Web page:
Feedback from various designer friends, whom gave advice and feedback the copywriting and typesetting in particular, especially in relation to the justification of text, widows and alignment in order to perfect the editorial aspects of the book. Feedback on practical work in Semester 2 was given from various designer friends, whom gave advice and feedback the copywriting and typesetting in particular, especially in relation to the justification of text, widows and alignment in order to perfect the editorial aspects of the book. I found this particularly useful to the perfection of the book, whilst also listening to the advice of printing services whilst printing and binding the book. In addition, spreads, cover art and development posts, were shared on my Instagram account to test reception from a relevant beauty and fashion related target audience; and positive feedback was received and reassured themes/aesthetics. Please see screenshots below:

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Source: https://www.instagram.com/daniellemuntyandesign/

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Research Methods 2: Reflection and Evaluation

This module has allowed for various objectives to be worked towards and learning objectives to be met, whilst working towards objectives 1, 2, 3 and 4 in relation to my research topic. I have found this module really enjoyable, and have utilised different research methods and methodologies in order to achieve a practical outcome for Practice 1 and dissertation for Professional Context 2 also.  In addition this module has allowed me to make critical judgements and discussions in order to meet the learning objectives, which can be found below.

Learning Outcomes:

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Objectives and goals:

1. To understand the ways in which Social Media and Magazines can affect self-perceptions and issues:

A) With body image (Females, 18-24)

B) With body image on a cross-cultural scale (Females, 18-24; Tokyo, Japan).

2. To understand policies and guidelines within the Fashion and Beauty Industries currently encouraging positive body image.

3. To work with and interview those both actively working in the Fashion and Beauty Industries, and those on a consumer/follower/user basis, to compare behaviours and perspectives in relation to body image and self-perceptions.

4. To prototype a range of design work targeted at 18-24 year old women, highlighting impacts of cross-cultural beauty/fashion trends on self-perceptions and body image.

This module has allowed for various objectives to be worked towards and learning objectives to be met, whilst working towards my objectives in relation to my research topic.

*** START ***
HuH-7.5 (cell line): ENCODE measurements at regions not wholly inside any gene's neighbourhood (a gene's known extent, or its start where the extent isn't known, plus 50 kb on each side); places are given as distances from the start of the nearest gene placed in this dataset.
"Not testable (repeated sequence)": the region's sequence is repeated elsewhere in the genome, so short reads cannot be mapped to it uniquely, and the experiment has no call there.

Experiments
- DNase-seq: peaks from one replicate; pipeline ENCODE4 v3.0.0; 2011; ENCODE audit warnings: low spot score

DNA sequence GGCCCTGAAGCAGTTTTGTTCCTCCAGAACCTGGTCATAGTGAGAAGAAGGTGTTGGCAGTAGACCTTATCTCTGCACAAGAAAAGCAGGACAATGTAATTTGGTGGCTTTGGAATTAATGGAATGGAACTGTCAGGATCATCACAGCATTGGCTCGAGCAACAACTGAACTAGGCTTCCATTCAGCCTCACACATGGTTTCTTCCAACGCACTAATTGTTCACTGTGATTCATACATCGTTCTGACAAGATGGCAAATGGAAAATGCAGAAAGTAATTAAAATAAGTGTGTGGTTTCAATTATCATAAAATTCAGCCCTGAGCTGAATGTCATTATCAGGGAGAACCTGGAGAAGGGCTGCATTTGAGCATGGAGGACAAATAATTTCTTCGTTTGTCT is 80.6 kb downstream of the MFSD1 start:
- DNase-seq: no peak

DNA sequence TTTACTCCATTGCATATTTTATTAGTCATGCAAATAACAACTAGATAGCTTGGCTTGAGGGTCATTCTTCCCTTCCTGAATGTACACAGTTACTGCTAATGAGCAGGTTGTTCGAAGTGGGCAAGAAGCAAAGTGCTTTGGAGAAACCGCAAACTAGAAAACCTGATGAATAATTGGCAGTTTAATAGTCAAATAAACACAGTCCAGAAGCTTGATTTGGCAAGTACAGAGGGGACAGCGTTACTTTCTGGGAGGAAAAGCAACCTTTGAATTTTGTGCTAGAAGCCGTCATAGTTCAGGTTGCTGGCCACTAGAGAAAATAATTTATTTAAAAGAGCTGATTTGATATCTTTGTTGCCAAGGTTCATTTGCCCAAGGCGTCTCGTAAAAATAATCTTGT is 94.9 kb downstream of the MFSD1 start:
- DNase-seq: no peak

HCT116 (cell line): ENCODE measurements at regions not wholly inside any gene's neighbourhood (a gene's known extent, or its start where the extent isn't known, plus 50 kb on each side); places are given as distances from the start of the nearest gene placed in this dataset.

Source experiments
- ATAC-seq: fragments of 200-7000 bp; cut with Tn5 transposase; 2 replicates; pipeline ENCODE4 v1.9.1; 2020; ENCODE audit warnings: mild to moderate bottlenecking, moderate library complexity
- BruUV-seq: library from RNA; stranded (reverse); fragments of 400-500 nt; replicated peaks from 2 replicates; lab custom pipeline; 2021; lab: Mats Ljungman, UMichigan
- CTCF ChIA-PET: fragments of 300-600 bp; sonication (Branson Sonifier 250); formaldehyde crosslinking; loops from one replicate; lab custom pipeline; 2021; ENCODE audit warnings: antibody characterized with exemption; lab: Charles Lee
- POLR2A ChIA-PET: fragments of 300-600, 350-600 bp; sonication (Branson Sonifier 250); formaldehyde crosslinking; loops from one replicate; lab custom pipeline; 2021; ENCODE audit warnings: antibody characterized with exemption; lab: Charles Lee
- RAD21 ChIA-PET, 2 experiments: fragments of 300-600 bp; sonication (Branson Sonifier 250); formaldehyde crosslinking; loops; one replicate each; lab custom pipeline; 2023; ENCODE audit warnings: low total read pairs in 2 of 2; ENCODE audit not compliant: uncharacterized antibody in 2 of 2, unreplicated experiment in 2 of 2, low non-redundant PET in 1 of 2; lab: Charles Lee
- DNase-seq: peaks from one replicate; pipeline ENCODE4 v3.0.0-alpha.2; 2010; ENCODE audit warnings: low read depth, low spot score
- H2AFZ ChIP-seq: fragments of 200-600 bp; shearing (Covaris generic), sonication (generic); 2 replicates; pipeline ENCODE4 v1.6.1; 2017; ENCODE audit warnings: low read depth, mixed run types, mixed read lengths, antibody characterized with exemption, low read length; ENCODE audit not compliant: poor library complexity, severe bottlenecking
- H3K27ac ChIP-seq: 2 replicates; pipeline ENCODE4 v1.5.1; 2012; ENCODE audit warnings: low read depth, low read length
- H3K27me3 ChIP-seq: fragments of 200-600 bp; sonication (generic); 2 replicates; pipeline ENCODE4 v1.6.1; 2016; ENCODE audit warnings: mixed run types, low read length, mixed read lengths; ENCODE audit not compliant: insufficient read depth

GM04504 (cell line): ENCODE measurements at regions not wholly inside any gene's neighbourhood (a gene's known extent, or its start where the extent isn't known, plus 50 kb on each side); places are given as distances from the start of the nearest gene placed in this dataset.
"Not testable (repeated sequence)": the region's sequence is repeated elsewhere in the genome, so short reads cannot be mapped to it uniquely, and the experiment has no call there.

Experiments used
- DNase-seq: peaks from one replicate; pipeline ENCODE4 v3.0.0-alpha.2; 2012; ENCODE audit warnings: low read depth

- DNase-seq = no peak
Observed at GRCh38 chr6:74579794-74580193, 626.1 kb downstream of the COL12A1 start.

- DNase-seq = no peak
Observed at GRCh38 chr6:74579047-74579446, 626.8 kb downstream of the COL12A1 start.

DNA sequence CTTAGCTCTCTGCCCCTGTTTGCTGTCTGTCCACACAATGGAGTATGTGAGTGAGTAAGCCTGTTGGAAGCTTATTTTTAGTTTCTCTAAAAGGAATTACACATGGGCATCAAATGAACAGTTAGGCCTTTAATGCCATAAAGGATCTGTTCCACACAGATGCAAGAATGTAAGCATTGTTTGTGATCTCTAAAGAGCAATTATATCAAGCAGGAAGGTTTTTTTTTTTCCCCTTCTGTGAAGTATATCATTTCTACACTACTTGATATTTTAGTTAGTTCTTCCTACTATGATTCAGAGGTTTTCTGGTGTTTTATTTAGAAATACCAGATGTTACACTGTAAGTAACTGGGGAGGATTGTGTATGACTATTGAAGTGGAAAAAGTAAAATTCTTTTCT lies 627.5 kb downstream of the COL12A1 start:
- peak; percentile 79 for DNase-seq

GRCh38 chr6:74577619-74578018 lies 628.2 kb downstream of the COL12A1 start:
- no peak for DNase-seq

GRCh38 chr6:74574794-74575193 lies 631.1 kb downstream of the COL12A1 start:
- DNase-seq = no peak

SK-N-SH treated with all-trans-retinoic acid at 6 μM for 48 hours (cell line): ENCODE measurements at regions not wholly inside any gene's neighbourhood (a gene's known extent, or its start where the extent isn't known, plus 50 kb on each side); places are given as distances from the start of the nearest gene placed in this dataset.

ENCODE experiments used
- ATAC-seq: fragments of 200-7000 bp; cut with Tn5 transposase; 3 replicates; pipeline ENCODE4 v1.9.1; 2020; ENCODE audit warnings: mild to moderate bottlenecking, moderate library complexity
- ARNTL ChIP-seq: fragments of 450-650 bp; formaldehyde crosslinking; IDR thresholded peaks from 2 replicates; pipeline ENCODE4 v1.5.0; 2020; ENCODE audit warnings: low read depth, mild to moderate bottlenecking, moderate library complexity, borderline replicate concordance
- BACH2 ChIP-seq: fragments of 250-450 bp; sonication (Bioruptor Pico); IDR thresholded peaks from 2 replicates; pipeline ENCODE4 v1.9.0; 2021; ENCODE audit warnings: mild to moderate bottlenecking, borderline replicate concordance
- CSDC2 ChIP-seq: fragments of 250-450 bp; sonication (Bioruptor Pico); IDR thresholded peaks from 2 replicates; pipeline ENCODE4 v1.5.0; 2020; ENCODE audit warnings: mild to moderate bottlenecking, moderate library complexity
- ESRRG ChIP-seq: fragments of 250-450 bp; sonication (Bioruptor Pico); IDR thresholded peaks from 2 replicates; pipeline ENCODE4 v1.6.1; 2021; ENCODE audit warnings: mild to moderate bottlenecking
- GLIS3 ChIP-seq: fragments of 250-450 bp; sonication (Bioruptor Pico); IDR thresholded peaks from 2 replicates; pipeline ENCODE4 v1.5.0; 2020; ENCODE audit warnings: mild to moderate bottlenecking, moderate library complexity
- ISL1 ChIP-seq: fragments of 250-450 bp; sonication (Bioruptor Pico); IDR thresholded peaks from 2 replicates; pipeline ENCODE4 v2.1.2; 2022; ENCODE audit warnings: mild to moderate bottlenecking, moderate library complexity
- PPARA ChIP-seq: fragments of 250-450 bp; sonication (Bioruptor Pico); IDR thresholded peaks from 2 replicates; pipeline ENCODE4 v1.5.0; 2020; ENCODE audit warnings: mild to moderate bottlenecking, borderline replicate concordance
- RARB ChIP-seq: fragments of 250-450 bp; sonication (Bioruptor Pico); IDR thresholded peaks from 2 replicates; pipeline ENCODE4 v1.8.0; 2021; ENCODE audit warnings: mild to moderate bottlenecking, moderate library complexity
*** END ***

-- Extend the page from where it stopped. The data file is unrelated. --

This module has allowed for me to research into:

  • Topics within the Professional Context module
  • Topics/processes related with Practice and Professional Development
  • Theoretical Perspectives
  • Technological Advances
  • Industry Contacts – New and Existing
  • Contextual Information
  • Quantitive and Qualitative Data
  • Cross-Cultural/Cultural Perspectives

To achieve the above, the following research methods have been used, utilising pragmatic, and interpretivist research philosophies in order to gain both qualitative and quantitative data:

  • Online Sources; particularly for sourcing new contacts/links, policies related to practice/statistics, facts, etc
  • Instagram and Social Media, i.e. YouTube, Facebook for Videos, Photos and Feedback led Research
  • Freelance Clients/Designer friends/contacts for Feedback led Research
  • Contacting existing Contacts both Nationally and Internationally
  • Phonecalls and Emails
  • Practice based Researched: Print (Graphic Design, Collage, Digital Collage, Layout, Book Binding and Printing)
  • Questionnaire’s, whilst utilising International Contacts in Japan, LCA Inter-College Connections and the Ethics Policy
  • Critical-design (used throughout exploratory practical work, discussed in separate post)
  • Magazines
  • Trips to London and Japan
  • Interviews and Meetings with Professionals regarding policies, design work and organisational views on research topic
  • Documentaries
  • Field-research (technologies, visual, publications, copywriting, photography, etc) on both a National and International basis (London and Tokyo)

This module I have met up and interviewed with those contacted in order to gain the best research to work towards answering my research question and meeting my objectives/goals, in both the UK and Japan, such as speaking with Vogue Japan, ASOS and Tam Dexter for example, (objectives 1.A, 1.B, 2 and 3) and both British and Japanese participants of my anonymous participant questionnaire (25 participants in total) (objective 1.A, 1.B, 3).

I have found researching into key theoretical perspectives to be key to working towards my goals and objectives, and have found that my practice informs my research, and in turn, my research also informs my practice (see Practice 1 Reflection/Evaluation post). In addition to the theories researched in Semester 1, I have also found that further research has been needed into other tightly-related theories in order to strengthen/critique points in my dissertation and emphasise triangulation.

Furthermore, discussion of different perspectives as of that of Brittany Rhodes, and male perspectives as found in my anonymous research questionnaire, and literary/article-led research has also strengthen research and theoretical perspectives,  (objectives 1 and 3), whilst strengthening my practical work; (objective 4). This as noted, has allowed for a different perspectives to be considered in regard to my research question, and have allowed me for the reflect on both my practice and current research to date, whilst also informing a new sub-section of my dissertation which otherwise would not of been included.